• Characters. Are the characters well-formed and believable? Do they grow, as real people do? How well do characters interact with each other?
  • Dialogue. Does the dialogue match the character? Does it seem believable? Move the plot along? Is there any dialogue that seems mismatched in some way?

Though it doesn’t deal with fiction in particular, Developmental Editing by Scott Norton is the go-to resource for editors wanting to do this type of editing. The Author-Editor Clinic offers online courses in developmental editing for fiction and creative nonfiction.

For fiction in particular, try resources for about literature itself: themes, models, symbols, archetypes, and so on. One promising book (which I haven’t read) is How to Read Literature Like a Professor by Thomas C. Foster. It appears to have a good overview that would give editors a working understanding of general fiction. (If you read it, let me know what you think of it.)

If you’re up for a challenge and really want to dig into literature, check out the works of Joseph Campbell and The Nature of Narrative by Robert Scholes, James Phelan, and Robert Kellogg.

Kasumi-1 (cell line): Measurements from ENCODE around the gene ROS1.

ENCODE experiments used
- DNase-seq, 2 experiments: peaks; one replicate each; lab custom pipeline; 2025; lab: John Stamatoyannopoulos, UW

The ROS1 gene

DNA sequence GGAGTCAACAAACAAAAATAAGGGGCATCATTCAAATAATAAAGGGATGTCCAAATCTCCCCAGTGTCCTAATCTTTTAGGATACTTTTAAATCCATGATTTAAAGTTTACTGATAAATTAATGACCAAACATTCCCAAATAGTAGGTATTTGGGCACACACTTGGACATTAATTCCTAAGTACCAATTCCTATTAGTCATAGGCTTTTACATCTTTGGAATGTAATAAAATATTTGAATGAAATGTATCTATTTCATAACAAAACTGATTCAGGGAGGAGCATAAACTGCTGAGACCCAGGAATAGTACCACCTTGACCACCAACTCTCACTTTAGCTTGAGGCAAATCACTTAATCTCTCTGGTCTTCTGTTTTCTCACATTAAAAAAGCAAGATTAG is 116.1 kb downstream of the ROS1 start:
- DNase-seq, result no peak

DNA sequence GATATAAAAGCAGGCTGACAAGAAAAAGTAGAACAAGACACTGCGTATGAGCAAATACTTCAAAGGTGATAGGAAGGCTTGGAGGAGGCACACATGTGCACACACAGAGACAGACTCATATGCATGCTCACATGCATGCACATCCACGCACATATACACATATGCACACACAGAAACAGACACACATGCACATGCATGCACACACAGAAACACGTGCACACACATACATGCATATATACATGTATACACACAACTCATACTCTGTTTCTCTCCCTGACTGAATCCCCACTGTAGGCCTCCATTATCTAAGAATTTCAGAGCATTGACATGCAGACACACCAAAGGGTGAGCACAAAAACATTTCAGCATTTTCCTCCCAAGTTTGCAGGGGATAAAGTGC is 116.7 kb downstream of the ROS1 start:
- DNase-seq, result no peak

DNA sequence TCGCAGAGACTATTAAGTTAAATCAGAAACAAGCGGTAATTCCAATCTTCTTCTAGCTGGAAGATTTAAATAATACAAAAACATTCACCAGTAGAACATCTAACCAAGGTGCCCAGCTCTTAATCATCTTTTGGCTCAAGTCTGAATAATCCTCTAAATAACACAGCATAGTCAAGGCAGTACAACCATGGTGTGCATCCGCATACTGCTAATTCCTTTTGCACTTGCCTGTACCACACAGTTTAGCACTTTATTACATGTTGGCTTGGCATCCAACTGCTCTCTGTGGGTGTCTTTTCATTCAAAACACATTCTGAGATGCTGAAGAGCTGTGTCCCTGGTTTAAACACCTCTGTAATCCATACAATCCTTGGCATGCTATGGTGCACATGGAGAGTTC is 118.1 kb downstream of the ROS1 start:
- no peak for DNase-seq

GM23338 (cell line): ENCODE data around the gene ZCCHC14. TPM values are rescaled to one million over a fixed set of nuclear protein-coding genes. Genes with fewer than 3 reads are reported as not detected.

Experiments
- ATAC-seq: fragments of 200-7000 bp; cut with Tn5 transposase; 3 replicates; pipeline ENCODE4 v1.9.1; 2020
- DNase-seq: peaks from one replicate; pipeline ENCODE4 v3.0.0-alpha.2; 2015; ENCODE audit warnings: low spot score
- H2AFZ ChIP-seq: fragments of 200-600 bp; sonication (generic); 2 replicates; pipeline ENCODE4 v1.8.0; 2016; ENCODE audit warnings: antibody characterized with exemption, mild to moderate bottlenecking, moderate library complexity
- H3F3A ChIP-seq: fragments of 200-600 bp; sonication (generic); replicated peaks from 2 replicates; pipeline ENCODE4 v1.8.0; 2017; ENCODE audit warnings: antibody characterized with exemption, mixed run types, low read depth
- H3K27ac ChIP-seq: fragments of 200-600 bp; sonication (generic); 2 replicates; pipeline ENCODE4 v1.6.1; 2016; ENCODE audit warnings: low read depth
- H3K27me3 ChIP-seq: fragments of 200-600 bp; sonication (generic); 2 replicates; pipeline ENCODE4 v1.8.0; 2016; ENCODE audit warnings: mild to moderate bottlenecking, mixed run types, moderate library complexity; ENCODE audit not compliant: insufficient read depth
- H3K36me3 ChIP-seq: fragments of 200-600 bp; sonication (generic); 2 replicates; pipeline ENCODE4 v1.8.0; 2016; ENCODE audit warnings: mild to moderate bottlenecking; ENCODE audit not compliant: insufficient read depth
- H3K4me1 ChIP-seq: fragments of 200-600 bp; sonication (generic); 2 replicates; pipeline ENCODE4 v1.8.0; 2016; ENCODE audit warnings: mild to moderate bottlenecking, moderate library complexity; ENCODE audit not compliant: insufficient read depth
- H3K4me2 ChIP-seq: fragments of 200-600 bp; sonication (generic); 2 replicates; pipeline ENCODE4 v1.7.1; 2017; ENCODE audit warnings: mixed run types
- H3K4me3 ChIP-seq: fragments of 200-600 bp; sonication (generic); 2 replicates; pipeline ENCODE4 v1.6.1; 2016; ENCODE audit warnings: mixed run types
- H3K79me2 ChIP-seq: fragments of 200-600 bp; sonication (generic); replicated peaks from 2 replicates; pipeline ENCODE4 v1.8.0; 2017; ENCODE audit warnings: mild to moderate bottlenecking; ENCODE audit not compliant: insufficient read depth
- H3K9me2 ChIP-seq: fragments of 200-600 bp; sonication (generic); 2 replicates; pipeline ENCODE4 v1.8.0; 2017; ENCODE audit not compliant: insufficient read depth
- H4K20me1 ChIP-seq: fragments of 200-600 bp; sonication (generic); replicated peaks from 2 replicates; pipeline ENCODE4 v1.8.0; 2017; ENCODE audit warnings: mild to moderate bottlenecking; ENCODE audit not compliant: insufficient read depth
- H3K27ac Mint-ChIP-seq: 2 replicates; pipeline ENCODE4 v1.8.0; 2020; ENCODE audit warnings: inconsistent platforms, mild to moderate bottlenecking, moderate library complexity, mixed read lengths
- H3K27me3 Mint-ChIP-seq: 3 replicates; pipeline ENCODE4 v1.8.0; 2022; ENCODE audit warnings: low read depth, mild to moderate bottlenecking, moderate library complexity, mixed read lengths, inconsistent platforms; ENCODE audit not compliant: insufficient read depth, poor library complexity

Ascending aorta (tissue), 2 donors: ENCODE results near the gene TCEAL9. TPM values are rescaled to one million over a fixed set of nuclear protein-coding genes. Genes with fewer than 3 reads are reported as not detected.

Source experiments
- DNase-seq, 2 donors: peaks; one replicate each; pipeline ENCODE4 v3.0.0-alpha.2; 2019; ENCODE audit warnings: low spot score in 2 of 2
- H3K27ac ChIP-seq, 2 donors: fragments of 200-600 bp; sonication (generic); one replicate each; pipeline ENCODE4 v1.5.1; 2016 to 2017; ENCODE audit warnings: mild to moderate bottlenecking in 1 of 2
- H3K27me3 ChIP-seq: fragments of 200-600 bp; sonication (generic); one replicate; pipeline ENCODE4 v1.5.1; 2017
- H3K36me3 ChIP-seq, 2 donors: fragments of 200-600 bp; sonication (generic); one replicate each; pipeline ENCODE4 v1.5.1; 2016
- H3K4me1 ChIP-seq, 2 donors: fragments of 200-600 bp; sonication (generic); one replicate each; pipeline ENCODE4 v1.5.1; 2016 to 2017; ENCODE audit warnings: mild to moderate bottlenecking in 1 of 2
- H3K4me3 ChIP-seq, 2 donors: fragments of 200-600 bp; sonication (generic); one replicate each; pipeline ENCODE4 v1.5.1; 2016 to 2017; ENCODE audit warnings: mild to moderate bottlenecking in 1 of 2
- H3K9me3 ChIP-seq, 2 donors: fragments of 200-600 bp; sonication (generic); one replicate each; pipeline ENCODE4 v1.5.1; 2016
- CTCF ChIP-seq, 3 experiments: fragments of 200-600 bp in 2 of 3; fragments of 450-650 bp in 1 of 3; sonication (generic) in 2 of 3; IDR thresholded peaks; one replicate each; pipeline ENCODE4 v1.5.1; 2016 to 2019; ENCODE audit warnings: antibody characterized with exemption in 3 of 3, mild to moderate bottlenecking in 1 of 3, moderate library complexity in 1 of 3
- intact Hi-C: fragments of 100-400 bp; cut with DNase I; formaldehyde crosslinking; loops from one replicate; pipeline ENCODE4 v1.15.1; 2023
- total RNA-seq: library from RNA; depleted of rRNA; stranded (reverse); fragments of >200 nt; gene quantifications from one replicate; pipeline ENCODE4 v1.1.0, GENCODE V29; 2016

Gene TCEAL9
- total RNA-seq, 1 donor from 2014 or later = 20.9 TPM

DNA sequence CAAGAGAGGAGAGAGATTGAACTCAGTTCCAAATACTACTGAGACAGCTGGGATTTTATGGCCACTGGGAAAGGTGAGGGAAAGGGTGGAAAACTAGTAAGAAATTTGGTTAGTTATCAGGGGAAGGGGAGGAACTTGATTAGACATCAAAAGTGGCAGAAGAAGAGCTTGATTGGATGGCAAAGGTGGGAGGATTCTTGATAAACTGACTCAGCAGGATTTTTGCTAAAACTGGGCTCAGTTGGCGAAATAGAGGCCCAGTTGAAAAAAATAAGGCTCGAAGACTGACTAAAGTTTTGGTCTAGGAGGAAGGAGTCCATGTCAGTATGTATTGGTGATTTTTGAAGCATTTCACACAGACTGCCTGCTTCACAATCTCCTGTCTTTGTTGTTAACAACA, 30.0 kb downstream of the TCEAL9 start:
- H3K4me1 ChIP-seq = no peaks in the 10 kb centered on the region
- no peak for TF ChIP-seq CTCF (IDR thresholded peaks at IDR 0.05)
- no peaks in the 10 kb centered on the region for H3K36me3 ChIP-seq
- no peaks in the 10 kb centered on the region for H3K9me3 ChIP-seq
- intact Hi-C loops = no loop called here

Midlevel Fiction Editing Tasks and Resources

Any time you define editing stages, someone else will have different definitions. One editor’s developmental editing is another’s structural editing. A third editor might see structural and line editing as the same stage, with developmental being its own stage.

Whatever you call this stage that comes between developmental and copyediting, you’ll be doing a line-by-line edit of many of the tasks in the developmental edit. You’ll also look at flow, usage, and sometimes language mechanics.

I couldn’t find any resources for this specific stage of fiction editing. (If you know of any, please share them in the comments.) A trained editor could pick up the skills necessary from a developmental fiction editing resource, I’d wager.

Copyediting Fiction Editing Tasks and Resources

Copyeditors look at the word and sentence level of a manuscript. Grammar, usage, spelling, and style are all concerns here. So are logic, consistencies, and basic facts.

To copyedit fiction, you should be familiar with some of the basics of story structure, story elements, and character building so that you can edit without harming the story. You need to be alert for continuity issues (e.g., changes in character descriptions) and plausibility. If the story is set in present day, the details should be right. If it’s set in the future or on another planet, the world should follow the rules the author set up. Keep an eye out for possible trademark and copyright issues, too.

Editcetera has a correspondence course on copyediting fiction, and at Copyediting we’ve covered fiction editing in a couple of ways:

  • A fiction-editing audio conference with Amy Schneider. For those who don’t know, Amy works as a freelance copyeditor for the big publisher, and authors regularly request her (translation: she really knows her stuff).